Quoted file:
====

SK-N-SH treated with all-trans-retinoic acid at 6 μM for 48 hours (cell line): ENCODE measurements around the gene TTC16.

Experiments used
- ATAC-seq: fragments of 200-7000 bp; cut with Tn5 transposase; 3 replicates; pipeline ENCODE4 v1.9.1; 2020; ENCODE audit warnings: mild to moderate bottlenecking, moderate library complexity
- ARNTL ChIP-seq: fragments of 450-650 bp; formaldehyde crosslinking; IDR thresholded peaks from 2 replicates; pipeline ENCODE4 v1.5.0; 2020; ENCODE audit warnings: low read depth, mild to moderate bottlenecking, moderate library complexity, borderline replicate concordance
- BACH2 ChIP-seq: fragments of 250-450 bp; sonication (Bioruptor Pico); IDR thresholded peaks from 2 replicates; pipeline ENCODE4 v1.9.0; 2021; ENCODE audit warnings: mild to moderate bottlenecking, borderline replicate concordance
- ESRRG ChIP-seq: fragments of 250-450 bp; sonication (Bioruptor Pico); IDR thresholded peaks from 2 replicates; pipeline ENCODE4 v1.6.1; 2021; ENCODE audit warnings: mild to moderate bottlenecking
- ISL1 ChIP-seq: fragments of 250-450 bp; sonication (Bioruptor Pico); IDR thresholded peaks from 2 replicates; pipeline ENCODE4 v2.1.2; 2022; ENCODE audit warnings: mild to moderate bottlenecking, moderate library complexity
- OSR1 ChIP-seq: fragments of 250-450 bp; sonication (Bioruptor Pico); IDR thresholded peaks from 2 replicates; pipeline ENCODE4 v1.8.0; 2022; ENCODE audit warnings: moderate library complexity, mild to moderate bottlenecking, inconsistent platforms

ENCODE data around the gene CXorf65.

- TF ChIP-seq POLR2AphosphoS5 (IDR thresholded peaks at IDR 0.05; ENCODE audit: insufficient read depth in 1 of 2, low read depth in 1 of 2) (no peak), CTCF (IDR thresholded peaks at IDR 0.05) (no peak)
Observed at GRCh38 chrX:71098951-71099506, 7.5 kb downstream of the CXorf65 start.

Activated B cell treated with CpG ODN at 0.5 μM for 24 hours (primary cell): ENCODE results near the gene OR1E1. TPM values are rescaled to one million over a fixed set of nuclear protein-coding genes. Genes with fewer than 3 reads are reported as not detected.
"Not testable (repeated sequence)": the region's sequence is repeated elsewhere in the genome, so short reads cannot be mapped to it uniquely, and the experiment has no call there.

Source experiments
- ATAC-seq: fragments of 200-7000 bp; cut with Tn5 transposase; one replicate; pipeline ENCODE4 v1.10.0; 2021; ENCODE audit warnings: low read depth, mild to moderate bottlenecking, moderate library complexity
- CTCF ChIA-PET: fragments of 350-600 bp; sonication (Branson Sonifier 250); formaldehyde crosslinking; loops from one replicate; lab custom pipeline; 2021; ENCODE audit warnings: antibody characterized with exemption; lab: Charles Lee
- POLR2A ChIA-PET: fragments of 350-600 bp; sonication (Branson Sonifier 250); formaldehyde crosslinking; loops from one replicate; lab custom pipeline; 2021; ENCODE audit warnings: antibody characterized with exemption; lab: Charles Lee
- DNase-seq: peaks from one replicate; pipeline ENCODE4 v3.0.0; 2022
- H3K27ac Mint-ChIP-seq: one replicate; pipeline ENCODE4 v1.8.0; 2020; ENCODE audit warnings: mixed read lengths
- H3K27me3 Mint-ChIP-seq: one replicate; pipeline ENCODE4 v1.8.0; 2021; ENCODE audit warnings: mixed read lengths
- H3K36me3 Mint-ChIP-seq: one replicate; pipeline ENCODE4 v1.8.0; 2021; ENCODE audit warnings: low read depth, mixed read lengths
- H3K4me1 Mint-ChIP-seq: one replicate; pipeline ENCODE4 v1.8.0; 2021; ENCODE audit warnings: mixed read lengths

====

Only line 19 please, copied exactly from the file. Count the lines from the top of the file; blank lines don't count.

- H3K27ac Mint-ChIP-seq: one replicate; pipeline ENCODE4 v1.8.0; 2020; ENCODE audit warnings: mixed read lengths